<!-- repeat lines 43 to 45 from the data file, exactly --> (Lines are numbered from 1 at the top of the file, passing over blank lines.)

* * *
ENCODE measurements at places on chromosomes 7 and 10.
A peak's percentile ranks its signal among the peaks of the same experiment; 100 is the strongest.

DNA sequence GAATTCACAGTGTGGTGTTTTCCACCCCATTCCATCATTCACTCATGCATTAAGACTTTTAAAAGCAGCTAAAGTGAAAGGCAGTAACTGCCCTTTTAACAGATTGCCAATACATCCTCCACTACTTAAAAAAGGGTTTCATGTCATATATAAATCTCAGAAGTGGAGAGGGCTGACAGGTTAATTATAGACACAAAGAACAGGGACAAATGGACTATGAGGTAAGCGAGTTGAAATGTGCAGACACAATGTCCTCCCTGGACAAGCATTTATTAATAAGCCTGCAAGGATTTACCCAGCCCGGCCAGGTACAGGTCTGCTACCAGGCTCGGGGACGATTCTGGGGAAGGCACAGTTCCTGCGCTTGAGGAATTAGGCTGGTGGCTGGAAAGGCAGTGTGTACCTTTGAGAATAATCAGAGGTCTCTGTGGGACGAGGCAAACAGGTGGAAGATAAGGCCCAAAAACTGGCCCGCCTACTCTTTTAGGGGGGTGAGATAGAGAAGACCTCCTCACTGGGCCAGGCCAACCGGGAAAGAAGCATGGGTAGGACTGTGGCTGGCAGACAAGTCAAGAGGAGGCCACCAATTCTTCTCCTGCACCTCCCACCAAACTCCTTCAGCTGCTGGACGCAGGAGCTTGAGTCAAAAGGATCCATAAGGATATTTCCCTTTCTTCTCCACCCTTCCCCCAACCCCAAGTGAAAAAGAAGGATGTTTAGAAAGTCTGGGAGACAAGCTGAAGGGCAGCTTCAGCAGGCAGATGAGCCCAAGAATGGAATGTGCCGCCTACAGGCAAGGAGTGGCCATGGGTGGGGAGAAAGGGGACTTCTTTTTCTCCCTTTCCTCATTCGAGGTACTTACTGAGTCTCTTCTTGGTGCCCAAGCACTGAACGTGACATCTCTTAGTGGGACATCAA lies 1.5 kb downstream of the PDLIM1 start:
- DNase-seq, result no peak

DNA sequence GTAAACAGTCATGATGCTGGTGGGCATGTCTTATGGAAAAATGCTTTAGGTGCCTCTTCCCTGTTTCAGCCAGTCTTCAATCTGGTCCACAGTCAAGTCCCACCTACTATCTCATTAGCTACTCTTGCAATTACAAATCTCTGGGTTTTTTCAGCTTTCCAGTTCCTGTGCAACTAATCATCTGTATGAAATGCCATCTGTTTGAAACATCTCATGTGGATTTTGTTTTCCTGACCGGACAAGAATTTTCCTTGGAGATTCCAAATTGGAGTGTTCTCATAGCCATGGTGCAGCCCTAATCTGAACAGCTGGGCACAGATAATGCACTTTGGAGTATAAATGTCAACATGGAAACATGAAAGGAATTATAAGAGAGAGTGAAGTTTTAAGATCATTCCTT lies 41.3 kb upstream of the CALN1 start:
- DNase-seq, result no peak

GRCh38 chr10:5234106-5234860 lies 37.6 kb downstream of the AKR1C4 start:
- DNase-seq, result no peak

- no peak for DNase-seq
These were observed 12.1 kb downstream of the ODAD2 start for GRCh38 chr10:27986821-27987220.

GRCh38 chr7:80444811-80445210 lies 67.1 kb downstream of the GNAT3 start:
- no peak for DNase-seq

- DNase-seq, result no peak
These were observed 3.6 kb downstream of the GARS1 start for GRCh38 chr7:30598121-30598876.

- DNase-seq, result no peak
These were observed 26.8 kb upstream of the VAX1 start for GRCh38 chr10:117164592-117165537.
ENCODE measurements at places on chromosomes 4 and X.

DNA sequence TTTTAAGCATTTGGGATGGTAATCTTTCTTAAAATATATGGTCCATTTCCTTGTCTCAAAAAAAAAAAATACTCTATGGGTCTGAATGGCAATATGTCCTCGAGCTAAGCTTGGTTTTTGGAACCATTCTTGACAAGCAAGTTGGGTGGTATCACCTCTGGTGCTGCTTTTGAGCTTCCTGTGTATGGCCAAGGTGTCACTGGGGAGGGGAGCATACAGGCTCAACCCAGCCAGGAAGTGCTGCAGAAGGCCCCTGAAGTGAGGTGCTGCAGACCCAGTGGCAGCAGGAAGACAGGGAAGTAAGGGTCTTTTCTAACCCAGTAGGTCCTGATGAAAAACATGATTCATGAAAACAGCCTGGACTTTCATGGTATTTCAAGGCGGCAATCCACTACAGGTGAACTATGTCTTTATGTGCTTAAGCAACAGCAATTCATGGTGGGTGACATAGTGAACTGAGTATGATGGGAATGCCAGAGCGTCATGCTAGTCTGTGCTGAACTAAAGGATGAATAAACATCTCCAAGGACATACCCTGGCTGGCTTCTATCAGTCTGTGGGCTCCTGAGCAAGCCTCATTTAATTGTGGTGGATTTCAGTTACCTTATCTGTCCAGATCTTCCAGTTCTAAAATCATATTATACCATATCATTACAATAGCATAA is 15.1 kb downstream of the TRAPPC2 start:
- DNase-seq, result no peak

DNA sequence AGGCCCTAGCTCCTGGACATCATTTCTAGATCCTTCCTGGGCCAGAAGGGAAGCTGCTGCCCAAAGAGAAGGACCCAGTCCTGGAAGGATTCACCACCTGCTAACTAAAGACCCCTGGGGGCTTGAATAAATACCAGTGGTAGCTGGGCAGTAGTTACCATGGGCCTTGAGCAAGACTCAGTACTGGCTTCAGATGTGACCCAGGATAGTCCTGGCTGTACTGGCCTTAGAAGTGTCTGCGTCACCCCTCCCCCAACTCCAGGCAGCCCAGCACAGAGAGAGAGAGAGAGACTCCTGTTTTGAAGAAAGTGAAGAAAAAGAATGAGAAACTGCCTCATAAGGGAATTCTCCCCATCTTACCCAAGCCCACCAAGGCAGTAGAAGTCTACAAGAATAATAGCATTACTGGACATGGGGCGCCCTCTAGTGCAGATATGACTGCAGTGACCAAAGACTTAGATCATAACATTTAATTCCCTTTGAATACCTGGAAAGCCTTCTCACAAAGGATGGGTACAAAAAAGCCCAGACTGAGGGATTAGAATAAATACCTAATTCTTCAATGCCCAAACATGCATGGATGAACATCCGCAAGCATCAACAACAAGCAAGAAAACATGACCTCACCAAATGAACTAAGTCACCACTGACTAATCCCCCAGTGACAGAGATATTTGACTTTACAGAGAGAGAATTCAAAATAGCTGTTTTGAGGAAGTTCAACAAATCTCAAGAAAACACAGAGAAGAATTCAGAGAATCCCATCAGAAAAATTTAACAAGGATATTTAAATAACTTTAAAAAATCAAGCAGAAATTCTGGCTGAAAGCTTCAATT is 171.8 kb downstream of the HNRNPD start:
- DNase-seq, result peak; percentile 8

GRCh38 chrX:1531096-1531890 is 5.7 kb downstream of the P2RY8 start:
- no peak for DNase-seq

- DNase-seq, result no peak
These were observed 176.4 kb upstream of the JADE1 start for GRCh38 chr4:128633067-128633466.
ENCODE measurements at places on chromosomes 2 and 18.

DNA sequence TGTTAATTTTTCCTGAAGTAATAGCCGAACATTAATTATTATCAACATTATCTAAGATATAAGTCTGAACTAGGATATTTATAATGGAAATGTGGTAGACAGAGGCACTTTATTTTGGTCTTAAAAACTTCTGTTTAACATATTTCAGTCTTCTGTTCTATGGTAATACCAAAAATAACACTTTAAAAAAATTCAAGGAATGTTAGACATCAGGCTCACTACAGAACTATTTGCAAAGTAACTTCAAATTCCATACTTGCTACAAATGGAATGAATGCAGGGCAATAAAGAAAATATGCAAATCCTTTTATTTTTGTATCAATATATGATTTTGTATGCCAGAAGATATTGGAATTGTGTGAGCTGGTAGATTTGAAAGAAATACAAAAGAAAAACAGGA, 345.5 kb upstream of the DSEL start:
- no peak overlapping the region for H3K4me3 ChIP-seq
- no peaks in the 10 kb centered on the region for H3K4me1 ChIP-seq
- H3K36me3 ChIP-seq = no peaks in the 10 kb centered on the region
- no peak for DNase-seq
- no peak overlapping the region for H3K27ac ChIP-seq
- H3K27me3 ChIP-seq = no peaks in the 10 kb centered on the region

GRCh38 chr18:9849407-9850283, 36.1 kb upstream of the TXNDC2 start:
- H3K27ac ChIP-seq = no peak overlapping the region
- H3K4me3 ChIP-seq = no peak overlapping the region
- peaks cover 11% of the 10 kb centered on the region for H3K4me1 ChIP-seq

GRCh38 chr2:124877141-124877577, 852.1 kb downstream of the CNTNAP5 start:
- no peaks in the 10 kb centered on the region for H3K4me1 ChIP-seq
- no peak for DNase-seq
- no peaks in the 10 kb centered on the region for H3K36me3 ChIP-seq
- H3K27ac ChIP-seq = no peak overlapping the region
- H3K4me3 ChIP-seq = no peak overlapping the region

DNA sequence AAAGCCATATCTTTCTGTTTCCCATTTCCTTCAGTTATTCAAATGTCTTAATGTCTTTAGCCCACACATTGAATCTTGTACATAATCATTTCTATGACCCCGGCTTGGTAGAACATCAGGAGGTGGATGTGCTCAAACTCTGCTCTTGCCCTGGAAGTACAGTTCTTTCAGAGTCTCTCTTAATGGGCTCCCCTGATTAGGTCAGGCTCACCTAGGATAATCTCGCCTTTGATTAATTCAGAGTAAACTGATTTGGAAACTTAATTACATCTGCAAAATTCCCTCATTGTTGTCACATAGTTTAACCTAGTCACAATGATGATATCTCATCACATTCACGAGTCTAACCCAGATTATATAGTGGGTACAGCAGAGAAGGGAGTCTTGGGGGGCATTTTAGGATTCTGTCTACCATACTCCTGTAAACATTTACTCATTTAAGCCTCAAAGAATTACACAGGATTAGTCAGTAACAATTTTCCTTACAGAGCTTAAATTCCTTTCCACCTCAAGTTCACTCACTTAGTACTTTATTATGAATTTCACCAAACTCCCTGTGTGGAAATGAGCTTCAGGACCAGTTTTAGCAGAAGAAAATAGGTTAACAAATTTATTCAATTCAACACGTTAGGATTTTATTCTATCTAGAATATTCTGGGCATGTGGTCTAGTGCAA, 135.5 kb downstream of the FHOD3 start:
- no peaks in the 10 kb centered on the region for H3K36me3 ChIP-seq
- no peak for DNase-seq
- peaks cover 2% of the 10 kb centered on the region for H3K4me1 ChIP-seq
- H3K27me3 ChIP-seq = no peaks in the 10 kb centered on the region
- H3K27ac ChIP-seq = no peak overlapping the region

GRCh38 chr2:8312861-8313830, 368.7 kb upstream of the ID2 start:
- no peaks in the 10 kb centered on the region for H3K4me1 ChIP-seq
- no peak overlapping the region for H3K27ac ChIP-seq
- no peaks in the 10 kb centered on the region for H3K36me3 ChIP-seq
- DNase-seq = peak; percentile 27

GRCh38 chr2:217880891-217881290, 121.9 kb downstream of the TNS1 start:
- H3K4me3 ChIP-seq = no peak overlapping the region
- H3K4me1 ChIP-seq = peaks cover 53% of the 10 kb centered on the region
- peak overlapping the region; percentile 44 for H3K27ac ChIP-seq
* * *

- H3K4me3 ChIP-seq = no peak overlapping the region

DNA sequence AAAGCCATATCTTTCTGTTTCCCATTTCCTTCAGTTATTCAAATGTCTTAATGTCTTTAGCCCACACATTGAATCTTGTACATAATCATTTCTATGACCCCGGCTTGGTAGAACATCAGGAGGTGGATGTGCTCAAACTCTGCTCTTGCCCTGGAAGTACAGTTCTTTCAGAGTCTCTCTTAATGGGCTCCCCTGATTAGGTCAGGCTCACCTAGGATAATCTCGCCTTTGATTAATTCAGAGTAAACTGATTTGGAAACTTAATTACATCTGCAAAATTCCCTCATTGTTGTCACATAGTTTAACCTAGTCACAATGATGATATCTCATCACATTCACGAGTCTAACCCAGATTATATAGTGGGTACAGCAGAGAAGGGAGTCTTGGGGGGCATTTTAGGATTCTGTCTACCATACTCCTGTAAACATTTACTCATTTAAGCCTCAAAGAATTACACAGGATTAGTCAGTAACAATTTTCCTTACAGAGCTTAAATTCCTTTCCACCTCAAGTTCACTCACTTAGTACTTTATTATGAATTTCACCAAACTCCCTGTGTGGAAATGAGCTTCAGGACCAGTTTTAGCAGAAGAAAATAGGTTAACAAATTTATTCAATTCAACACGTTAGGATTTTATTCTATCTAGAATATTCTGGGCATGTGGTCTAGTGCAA, 135.5 kb downstream of the FHOD3 start:
- no peaks in the 10 kb centered on the region for H3K36me3 ChIP-seq